You’re always climbing in Flagstaff.
Anyone who has ridden there knows the first hour of the ride, at least, will be all uphill. You may get a brief respite during the twilight of your ride, but you’ll go back to town, take off your bike clothes, stow your ride away, and it’s all uphill again.
I’ve been thinking a lot about this because of some of the comments in various posts over the last few weeks. The idea of choosing where to live is a tough one, especially as you get older. Do you stay near the trails, and your friends, and the free-flowing booze, or do you move somewhere more affordable, where you might be able to find work and buy a house? Do you sell out for the job and the easy life? Do you drive to the trails instead of ride to them, because riding to them usually means you sacrifice so much in other parts of your life?
It’s a struggle I’ve had all my life.
So many times I chose where to live based on what I could do with my bicycle. Was this place close enough to trails that I could ride to them? Was there a bike community that was worth investing in? Can I get work in a shop if I need it? For perhaps the last decade, these are the questions that drove my decision making. Now I live in a place that requires me to drive to trails. It’s not infinitely beautiful here, and I don’t go downtown on a Tuesday night and find ten people I know who are ready to have some fun, some booze, and some talk about bikes.
I’m strangely okay with that.
I’ve had a chance to get to know my bike more personally since I’ve moved away from Flag. The riding I do is for fun, and even the fun rides stay FUN; no hotshot racers who pick up the pace to show off how they’re training to catch Lance. Just fun. Beers mid ride. Trails. Bullshit. Fun.
This is not to say, of course, that I don’t miss Flagstaff. I miss my friends there, I miss the trails. I even miss that big brown mountain staring at me from my back door. It’s an amazing place, but I got tired of climbing. I climbed on the bike. I climbed off of it. And I never got to the top. Never.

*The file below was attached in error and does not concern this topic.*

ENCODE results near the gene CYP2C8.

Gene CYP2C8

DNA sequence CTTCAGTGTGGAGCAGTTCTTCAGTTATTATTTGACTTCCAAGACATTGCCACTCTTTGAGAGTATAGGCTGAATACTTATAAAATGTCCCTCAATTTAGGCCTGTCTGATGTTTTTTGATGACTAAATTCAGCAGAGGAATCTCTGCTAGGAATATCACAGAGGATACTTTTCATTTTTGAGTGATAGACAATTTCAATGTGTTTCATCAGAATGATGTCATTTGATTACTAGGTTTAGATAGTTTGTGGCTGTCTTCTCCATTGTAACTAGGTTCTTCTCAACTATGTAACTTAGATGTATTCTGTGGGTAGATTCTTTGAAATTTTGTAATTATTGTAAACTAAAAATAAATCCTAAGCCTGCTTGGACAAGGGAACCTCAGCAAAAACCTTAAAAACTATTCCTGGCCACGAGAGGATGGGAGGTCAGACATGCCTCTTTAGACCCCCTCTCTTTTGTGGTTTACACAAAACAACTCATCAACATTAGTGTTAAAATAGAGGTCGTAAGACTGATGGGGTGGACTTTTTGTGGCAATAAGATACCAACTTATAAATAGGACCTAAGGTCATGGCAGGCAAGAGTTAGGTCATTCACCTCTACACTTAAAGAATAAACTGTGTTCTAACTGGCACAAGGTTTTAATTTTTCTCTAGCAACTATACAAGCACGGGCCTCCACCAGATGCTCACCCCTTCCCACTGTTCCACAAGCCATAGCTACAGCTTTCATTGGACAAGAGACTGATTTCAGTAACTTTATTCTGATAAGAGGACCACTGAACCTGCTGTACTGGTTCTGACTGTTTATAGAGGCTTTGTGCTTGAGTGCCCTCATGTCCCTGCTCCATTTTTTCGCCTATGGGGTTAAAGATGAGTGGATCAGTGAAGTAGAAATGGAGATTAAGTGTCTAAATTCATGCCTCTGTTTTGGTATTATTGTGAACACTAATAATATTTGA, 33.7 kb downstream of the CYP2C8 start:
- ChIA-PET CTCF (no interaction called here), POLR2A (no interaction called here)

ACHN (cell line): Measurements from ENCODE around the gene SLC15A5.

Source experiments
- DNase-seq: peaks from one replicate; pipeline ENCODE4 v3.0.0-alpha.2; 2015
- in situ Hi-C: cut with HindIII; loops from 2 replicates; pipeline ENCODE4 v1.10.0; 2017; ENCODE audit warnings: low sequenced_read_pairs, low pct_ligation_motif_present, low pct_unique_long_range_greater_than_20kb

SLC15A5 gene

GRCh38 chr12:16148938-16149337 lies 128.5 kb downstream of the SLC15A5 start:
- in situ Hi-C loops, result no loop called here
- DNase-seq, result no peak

Some will call me a sellout for moving away, especially to a place that requires me to drive to trails. Call me whatever the hell you want. Call me shit-ass, but I know I wipe. I know who I am. I know why I left. Now that I’m gone, I’m doing the things I only talked about for so long. Yeah, I was THAT fucking guy.
Quick story about THAT FUCKING GUY: When I graduated from college, I had just finished writing my first novel and was working on number 2. In the meantime, I was waiting tables in a restaurant. On my first or second day in that shit heap of a restaurant in the Dirty Water, one of my co-workers—a generally nice stoner who was sometimes coherent—told me that he, too, was working on a novel.
“How far into it are you?” I asked.
He pointed to his head and said, “It’s all up here, man.”
I feel like I was that kid when I lived in Flagstaff. All talk, no do. Great plans, no follow-through. But the fact of the matter is, it ain’t a novel until it’s on paper, and you ain’t the person you want to be until you start taking steps to become that person. Put the fucking pen on a piece of fucking paper and push.
I will always love Flagstaff, but that place prevented me in a lot of ways from being who I wanted and needed to be. I’m not saying I’ve ended up in the place where I will become that greater person, but I took a step, and it was a good step. I am climbing again, but this time I feel like I might reach the top. I might find what I’m looking for. I’ll take a drive to the trailhead for that.